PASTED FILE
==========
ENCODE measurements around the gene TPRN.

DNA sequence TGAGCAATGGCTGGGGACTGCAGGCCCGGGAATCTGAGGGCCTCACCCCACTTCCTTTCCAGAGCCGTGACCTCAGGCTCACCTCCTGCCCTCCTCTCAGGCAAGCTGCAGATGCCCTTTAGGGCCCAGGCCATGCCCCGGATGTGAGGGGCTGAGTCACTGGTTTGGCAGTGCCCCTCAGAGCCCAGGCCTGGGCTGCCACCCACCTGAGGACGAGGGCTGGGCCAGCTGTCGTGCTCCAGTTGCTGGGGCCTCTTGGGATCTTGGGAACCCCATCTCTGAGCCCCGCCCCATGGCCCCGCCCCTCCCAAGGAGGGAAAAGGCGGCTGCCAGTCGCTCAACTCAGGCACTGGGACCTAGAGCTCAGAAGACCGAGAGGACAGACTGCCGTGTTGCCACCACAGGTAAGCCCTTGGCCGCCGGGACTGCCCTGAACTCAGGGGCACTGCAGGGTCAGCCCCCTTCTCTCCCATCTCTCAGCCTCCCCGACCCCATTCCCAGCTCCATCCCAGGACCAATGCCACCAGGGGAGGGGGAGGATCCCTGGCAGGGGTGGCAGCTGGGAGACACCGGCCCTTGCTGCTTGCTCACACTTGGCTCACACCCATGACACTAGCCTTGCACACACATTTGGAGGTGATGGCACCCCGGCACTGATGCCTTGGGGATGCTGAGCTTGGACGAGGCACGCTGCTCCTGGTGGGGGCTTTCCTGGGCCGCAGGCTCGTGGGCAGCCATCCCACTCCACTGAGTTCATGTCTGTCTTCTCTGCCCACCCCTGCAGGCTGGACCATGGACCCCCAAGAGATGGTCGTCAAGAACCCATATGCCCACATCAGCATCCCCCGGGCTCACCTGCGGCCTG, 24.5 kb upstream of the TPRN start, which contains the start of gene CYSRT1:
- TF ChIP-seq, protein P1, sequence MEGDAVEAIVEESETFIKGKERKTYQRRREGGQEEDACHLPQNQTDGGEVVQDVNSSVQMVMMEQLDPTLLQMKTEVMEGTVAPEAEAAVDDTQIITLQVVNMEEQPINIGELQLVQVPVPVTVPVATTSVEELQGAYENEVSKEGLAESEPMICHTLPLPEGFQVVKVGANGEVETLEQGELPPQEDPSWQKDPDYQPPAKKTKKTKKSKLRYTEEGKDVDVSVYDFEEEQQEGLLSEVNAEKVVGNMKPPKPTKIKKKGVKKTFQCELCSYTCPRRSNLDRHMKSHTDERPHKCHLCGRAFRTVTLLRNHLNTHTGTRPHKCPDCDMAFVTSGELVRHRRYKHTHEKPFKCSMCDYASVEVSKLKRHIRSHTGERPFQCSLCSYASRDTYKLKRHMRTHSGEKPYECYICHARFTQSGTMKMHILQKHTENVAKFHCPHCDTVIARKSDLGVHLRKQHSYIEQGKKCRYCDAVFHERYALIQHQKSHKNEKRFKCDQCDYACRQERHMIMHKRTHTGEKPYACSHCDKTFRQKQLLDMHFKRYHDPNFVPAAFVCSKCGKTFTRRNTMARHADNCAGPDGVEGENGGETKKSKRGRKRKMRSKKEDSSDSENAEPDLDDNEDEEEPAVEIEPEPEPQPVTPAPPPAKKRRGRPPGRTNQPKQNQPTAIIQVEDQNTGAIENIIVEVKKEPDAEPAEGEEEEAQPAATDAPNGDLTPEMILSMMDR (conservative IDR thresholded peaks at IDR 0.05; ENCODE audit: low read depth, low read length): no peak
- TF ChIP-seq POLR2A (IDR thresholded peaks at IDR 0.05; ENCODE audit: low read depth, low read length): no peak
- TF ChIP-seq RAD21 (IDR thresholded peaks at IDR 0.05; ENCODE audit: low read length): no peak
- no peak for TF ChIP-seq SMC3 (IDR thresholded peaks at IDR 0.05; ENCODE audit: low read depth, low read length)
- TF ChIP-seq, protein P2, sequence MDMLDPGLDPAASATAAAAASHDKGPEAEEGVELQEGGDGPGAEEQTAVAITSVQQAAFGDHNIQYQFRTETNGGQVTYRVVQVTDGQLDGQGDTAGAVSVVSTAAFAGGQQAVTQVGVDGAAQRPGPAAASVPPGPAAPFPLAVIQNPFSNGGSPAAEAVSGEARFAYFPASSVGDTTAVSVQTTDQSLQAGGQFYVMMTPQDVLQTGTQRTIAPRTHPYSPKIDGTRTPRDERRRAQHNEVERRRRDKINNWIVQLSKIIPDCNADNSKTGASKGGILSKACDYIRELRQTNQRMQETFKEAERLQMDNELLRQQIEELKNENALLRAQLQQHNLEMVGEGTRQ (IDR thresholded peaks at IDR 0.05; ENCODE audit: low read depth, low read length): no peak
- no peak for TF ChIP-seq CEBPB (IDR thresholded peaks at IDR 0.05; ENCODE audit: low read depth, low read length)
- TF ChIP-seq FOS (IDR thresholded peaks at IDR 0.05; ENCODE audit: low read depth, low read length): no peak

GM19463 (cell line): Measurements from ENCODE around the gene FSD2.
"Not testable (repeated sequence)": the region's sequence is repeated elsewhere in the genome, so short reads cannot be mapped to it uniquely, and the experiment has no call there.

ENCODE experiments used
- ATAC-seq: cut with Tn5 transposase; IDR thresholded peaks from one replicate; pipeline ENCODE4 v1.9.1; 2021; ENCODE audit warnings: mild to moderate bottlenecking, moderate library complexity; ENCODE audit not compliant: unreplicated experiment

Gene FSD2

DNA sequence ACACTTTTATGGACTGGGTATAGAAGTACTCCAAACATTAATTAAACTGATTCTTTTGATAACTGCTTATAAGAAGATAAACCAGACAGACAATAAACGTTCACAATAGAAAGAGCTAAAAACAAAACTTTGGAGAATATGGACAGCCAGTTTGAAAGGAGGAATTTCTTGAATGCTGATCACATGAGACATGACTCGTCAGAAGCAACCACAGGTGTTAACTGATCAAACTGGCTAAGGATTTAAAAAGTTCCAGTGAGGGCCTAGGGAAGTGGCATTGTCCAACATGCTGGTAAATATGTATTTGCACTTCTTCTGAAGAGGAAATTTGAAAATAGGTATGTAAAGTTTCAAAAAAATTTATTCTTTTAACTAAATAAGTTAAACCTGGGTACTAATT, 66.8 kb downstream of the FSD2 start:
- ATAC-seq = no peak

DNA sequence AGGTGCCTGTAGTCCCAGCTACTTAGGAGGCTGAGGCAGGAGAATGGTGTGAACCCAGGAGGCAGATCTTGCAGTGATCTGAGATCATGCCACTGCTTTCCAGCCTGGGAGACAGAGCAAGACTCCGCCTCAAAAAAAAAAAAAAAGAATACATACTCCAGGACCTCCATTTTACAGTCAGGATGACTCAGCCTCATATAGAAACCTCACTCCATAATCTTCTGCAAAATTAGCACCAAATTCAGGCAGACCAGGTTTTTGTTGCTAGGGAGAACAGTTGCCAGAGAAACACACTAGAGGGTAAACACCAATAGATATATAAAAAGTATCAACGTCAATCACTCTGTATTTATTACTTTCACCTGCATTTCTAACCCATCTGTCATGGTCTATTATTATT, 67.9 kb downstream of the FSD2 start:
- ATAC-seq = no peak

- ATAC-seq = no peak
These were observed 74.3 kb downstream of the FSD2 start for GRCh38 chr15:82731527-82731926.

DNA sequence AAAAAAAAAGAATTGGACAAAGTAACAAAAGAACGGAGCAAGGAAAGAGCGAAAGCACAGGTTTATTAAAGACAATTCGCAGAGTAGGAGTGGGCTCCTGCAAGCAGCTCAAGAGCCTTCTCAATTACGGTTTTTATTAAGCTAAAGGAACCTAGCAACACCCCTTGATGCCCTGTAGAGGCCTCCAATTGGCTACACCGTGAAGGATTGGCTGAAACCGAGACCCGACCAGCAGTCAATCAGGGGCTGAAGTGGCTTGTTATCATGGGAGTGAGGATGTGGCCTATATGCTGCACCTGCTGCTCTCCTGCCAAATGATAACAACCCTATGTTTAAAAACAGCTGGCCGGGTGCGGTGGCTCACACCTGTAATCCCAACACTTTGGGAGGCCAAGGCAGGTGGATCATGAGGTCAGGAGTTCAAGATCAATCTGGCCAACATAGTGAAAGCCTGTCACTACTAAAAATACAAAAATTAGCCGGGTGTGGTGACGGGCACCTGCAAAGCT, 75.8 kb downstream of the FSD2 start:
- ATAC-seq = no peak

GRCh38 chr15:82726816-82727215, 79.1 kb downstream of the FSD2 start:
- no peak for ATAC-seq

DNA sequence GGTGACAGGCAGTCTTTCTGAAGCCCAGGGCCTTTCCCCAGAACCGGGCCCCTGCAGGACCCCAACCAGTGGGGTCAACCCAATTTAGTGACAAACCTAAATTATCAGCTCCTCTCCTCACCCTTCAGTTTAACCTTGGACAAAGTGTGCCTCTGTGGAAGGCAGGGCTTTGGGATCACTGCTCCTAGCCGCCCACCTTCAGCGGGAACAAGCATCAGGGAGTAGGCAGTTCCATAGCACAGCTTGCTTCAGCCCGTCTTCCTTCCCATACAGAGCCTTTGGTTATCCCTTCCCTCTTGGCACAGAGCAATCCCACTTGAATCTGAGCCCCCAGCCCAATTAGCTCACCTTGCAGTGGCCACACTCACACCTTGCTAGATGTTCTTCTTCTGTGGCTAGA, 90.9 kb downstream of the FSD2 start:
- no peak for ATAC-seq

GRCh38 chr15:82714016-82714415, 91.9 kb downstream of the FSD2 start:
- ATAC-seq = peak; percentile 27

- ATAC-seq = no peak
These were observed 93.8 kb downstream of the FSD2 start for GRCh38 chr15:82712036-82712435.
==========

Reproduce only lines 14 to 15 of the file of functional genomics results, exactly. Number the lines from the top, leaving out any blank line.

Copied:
Gene FSD2

DNA sequence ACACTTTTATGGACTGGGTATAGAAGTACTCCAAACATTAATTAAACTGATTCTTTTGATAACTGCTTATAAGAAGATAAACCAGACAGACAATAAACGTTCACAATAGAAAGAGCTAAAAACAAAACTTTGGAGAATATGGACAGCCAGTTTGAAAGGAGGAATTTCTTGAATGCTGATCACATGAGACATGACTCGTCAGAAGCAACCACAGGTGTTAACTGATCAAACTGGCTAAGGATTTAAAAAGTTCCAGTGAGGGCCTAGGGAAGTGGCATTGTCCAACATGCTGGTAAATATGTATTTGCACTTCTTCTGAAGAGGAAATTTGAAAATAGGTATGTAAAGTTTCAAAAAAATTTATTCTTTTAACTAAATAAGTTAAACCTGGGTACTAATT, 66.8 kb downstream of the FSD2 start: